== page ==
Select Committee on Culture, Media and Sport Minutes of Evidence

Examination of Witness (Questions 380 - 386)



Mr Faber

  380. Could I go back to the £20 million which we were discussing. I think we are sort of getting there. We had a meeting at Number 10. You were sent in to haggle. The Secretary of State wanted £40 million, you plumped for £20 million. Were you given authority to bring any pressure to bear on football that they had a moral responsibility to produce this money? Was any mention made at the time of a regulator, an official regulator, for football, for instance?
  (Sir Nigel Mobbs) I was aware that there were discussions going on in other places about the situation of football and that did include the possibility of regulation.

  381. You did not at any stage use that in your argument?
  (Sir Nigel Mobbs) Not in those specific terms, no.

  382. The £20 million was subsequently arrived at. In your discussions with football did you have any discussions on commercial restrictions at Wembley to do with the issue of either marketing rights at the stadium, naming rights within the stadium, things like that?

   (Sir Nigel Mobbs) During my discussions with the stadium company and with Sport England and with the Football Association there was reference made to that but there was no specific request to lift the commercial restrictions included in the Lottery agreement.

  383. Having negotiated the deal on a handshake, as you say, which should be fine—
  (Sir Nigel Mobbs) Could I just emphasise on the handshake, my remit was really to negotiate the amount. It was then for Sport England and the Lottery authorities and the stadium and FA to negotiate the actual detail of the agreement together with the Secretary of State's office.


  384. Could I interrupt you again. I meant to ask you last time around: do you think a handshake is an appropriate way of agreeing to the transfer of £20 million of public money?
  (Sir Nigel Mobbs) What my role was was to negotiate, if I can put it this way, the heads of terms of a settlement which would then be enshrined in proper documentation and agreement between the parties from that moment on. My role as a negotiator ceased at that point. So the handshake in a sense is phase one of the normal trend of negotiation.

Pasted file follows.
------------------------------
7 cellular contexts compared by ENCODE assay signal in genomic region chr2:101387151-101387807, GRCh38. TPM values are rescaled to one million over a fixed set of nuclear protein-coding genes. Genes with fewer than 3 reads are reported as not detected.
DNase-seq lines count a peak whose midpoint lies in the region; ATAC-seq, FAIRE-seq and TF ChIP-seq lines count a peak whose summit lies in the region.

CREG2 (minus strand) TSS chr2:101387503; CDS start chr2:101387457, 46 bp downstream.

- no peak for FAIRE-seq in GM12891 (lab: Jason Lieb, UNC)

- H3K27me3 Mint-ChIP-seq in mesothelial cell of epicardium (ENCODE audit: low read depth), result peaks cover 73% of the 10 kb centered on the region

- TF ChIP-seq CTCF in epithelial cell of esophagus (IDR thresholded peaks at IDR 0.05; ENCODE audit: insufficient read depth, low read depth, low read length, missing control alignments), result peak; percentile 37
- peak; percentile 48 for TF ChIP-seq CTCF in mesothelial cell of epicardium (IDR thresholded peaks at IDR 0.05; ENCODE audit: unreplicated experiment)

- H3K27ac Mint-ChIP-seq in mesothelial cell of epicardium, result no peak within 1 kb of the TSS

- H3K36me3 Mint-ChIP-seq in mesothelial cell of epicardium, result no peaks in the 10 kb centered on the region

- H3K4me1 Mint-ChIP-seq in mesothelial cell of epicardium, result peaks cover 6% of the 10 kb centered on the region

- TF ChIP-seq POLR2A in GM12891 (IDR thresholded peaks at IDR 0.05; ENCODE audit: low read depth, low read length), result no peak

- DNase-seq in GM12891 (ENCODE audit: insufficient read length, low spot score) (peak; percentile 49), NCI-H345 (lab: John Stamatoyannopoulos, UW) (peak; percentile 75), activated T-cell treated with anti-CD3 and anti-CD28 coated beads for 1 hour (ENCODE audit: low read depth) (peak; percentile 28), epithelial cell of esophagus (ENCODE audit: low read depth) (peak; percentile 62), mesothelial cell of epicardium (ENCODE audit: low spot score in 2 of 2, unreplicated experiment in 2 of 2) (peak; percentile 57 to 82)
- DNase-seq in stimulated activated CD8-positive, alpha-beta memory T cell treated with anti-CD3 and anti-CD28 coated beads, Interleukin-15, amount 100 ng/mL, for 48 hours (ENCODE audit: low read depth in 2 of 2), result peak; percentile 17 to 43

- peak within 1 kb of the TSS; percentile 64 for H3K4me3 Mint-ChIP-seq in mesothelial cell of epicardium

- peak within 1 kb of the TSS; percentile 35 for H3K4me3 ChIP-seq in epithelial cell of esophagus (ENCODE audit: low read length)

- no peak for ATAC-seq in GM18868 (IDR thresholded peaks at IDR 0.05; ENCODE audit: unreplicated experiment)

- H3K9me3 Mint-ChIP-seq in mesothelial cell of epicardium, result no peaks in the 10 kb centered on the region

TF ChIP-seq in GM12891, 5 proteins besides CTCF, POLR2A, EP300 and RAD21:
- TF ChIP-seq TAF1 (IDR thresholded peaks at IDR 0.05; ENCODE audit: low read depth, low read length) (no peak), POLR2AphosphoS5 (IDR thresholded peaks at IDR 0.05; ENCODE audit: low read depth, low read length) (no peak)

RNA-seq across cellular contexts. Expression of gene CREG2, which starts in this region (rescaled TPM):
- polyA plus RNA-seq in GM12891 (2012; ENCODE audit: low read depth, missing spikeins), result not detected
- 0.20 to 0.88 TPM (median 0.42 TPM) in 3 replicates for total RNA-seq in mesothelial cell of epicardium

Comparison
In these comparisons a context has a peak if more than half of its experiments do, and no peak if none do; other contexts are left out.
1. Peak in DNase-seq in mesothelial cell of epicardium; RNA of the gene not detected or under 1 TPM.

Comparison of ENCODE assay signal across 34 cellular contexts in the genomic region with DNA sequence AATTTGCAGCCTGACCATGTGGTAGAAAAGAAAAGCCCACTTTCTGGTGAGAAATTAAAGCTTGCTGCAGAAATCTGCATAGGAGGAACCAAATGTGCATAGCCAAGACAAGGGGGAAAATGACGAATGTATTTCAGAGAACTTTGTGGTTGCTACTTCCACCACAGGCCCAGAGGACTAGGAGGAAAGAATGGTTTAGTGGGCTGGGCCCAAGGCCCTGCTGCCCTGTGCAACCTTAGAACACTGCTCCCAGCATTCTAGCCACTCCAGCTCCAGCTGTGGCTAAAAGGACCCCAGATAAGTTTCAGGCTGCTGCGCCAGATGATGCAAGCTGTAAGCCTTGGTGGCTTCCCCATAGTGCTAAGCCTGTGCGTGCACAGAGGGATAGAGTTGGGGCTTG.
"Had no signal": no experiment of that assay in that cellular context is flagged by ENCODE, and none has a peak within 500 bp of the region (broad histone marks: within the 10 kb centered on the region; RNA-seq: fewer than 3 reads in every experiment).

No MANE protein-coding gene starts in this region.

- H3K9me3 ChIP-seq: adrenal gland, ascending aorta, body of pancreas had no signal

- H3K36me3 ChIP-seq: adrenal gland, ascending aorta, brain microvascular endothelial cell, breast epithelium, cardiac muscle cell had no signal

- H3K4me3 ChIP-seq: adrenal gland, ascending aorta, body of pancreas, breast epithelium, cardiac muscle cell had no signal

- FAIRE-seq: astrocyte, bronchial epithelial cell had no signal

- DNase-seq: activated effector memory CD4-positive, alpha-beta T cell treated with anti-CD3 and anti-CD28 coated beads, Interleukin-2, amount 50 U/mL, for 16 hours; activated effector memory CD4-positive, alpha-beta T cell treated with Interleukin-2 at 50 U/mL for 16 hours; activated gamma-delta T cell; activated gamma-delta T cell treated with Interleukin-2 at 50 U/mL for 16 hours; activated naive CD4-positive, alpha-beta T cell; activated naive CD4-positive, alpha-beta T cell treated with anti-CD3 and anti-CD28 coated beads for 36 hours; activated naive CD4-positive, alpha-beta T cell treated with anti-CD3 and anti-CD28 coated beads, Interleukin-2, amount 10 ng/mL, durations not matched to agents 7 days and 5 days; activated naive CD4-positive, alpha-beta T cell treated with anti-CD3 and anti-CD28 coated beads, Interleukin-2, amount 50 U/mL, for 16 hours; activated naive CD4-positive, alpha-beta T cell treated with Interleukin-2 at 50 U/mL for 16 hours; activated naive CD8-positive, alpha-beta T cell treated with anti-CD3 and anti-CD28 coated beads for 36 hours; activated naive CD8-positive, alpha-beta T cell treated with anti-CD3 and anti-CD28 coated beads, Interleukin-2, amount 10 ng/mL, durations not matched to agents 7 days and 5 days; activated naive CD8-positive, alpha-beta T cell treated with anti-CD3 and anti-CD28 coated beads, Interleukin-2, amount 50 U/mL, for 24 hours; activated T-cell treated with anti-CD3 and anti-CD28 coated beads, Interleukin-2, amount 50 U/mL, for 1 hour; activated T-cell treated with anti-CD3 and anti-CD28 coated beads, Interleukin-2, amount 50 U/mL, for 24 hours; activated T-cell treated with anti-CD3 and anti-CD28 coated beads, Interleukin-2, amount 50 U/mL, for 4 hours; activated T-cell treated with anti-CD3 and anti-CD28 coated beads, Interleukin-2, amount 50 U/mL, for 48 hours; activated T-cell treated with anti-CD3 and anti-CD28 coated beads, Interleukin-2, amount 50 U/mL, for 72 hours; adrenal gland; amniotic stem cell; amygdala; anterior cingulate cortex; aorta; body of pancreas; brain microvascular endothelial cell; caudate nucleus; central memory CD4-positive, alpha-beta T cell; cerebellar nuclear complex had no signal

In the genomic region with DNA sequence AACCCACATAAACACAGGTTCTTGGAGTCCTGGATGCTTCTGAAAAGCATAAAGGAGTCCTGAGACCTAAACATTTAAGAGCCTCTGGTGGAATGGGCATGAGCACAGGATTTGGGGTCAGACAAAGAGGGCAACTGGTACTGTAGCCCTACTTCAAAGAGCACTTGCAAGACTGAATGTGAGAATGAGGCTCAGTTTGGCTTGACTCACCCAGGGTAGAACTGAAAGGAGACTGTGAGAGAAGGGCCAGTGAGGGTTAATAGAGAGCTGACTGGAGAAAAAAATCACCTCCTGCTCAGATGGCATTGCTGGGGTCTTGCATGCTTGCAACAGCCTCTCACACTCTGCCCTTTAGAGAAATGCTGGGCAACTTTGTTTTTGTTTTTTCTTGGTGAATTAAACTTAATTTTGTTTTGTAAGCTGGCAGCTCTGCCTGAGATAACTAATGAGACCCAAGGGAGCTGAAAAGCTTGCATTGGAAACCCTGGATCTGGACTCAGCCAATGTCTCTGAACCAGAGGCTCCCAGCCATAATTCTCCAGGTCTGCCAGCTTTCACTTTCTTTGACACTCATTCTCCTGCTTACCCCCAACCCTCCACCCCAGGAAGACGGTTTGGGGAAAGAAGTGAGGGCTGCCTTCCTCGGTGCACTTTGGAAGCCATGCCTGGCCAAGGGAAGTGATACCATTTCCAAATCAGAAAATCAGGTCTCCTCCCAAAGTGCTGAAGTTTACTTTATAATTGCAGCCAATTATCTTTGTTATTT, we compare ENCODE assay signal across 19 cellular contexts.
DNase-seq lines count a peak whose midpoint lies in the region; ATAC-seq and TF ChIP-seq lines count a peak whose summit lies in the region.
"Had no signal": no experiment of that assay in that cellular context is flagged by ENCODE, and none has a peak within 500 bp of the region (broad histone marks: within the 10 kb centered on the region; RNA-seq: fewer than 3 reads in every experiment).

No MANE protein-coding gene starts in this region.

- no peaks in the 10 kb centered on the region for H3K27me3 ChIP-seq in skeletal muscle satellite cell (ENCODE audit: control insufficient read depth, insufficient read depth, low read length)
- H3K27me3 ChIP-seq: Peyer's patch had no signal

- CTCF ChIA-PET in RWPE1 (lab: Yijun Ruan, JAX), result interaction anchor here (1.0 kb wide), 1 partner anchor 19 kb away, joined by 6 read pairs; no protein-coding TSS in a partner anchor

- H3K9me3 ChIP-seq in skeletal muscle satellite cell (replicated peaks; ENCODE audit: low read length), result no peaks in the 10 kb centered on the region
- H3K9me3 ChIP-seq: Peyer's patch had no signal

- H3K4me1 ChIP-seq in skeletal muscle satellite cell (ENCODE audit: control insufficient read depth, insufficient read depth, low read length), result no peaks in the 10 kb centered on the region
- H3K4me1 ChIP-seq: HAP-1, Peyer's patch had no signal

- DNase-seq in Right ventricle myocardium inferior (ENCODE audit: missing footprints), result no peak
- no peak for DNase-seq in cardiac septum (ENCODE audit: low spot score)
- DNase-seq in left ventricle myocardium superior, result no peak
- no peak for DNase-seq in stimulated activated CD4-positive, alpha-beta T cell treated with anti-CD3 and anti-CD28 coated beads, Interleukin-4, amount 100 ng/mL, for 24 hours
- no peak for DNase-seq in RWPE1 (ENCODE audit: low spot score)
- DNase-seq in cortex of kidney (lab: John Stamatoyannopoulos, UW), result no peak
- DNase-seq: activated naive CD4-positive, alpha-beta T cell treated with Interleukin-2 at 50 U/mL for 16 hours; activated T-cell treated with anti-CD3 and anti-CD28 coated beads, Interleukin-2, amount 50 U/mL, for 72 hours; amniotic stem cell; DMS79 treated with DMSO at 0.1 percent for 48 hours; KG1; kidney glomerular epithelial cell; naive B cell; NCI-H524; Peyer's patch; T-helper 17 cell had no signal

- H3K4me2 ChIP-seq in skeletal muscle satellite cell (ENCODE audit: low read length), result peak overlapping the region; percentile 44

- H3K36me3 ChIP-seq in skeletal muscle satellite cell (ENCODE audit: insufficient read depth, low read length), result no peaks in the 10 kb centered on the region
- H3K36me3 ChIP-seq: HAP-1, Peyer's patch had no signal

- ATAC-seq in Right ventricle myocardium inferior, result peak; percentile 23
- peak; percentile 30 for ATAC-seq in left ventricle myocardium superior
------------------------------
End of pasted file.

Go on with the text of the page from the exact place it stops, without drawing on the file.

385. Did you keep an eye henceforward on the preparation and agreements and signature of that proper documentation?
  (Sir Nigel Mobbs) No.

Mr Faber

  386. That was really my final question. Given the proviso you have just made probably you will not have a view but you will be aware that there is now considerable discussion as to the £20 million. No payment has yet been made although the first tranche was supposed to have been paid last year. Do you still feel that is a valid agreement and do you anticipate the money being paid? Sport England clearly if they are to make a reasonable stab at funding Picketts Lock need that money back but there is evidence certain members of the Wembley Board and others do not want to give the money back. It is still only a moral obligation as I am aware, there is no documentation at all yet.
  (Sir Nigel Mobbs) I believe that is so. What I do know is that it was recognised by the stadium company in the financial presentations they were making to raise the funding for the stadium at the back end of last year, there was reference made to it in their financial presentations.

  Chairman: Sir Nigel, I would like to thank you. You have been, if I may say so without being patronising, creditably frank and forthcoming to us. We appreciate that. Your evidence has been very valuable. I repeat our gratitude to you for changing your arrangements in order to come here at short notice. Thank you.

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